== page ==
“A short way up the dusty road, I thought he was dead. There was no breath coming from his mouth or nostrils. But at Birip, he started to breathe again. We drove on, straight up to the hospital in Wabag.

“That was on a Friday. He had come to Wapenamanda the day before, a Thursday. My dad was in the hospital for three more days. Then on Tuesday he died. That was in 1980.”

Mathew was certain his father would die so he went back to Wapenamanda to collect his family to see him one more time.

But, as he returned with them, near Pawas, they received the sad news that Joseph Kurai Tapus, the former bosboi and the first Wabag Council president had just died.

The news quickly spread. Hundreds of people poured into town.

One of Kurai’s other sons, Paul Kiap Kurai, had been with him when he died.

“I never saw anybody die in my presence,” Paul recalled. “This was the first time to see my own father die before my very eyes. There was a sudden noise, a rush of air escaping out or pulled into his throat. And that was it. He was dead.”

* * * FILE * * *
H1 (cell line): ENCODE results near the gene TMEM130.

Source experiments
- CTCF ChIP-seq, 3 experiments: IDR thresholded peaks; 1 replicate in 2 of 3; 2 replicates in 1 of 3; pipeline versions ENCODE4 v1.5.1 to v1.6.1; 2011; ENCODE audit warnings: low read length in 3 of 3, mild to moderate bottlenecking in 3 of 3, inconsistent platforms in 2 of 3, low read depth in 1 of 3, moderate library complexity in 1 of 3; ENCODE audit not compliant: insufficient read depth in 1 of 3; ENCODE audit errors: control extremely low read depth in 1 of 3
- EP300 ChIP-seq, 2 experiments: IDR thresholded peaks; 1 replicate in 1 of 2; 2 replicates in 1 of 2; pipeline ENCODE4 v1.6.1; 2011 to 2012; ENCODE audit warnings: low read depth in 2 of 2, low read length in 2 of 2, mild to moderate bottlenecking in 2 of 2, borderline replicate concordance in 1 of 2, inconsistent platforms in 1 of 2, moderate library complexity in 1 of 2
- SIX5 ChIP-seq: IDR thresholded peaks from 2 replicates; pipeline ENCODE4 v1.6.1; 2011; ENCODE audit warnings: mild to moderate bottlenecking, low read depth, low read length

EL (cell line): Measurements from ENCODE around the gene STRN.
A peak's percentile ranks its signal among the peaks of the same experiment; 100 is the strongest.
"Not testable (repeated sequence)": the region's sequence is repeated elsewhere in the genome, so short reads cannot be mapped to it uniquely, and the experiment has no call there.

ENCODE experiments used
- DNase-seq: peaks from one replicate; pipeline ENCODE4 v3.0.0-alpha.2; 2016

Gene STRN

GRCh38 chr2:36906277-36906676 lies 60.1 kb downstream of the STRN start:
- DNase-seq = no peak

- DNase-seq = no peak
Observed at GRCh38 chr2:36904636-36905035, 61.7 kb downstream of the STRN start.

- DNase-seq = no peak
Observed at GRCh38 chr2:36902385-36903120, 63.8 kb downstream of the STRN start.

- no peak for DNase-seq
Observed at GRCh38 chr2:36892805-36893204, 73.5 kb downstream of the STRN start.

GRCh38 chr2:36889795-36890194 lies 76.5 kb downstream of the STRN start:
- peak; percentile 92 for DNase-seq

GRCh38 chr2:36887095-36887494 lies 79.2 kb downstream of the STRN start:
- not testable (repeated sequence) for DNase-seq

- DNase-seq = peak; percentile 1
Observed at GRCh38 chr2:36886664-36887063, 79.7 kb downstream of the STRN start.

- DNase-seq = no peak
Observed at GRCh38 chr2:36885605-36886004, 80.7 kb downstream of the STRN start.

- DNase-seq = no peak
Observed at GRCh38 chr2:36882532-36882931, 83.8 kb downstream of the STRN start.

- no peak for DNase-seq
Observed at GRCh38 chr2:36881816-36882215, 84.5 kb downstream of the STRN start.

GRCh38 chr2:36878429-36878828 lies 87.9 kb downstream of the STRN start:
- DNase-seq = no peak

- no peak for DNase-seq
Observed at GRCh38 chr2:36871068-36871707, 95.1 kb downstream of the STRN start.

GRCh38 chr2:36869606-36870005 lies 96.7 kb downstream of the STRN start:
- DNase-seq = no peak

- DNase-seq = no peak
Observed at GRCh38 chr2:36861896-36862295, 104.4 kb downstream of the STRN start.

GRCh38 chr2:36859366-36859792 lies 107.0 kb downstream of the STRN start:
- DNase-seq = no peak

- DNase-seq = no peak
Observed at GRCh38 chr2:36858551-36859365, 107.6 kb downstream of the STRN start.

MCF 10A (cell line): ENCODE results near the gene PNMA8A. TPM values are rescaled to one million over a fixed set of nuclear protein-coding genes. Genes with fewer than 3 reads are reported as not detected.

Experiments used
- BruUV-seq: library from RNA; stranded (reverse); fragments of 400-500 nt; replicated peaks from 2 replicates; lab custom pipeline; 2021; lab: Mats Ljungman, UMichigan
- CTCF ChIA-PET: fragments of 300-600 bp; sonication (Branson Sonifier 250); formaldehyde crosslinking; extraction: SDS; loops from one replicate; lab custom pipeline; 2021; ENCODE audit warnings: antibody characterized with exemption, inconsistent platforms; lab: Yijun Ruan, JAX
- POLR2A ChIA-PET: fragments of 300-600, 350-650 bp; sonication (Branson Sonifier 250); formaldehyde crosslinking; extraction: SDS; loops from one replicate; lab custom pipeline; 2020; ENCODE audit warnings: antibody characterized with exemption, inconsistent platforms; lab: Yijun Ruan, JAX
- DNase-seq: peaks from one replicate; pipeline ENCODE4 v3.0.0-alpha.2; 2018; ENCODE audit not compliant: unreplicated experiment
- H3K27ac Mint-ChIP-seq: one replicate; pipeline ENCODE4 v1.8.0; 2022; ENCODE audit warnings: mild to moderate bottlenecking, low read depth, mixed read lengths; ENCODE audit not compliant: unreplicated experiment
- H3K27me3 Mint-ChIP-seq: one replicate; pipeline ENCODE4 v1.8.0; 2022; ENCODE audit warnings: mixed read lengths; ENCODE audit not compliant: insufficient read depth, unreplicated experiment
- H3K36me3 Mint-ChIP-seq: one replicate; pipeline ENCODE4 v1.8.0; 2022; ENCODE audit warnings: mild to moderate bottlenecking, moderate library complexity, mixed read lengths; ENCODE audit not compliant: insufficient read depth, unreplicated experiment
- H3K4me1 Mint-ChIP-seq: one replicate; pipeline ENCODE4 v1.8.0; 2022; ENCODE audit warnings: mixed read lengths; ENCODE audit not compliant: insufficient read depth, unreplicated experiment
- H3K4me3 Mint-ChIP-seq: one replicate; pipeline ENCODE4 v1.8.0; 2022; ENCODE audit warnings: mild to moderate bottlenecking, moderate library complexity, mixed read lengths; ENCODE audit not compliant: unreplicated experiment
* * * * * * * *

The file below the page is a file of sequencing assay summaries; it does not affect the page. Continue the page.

Cr Paul  Kiap Kurai with his father's last wife Kipaukwan and some of his children at Kaiap village_
Cr Paul Kiap Kurai at Kaiap village today with the Bosboi's last wife, Kipaukwan, and some of his own children

Paul Kiap had come up from Jimi, where he worked as Council executive officer. He had heard his father was very sick so drove up in a Toyota open-back loaded with marita, pineapples, bananas and other fresh produce hoping his dad would eat some and recover.

But Joseph did not touch the fruit. Nor any of the presents the good people of Wapenamanda had given him. His condition worsened. Paul and his mother, Maria Tukim, continued to keep vigil beside his bed.

At one stage Joseph regained consciousness, saw Paul sitting there and said: “Paul, when I die, take me to Sari catholic mission first. After the priest conducts a funeral service, take my casket up to Kaiap and bury it.”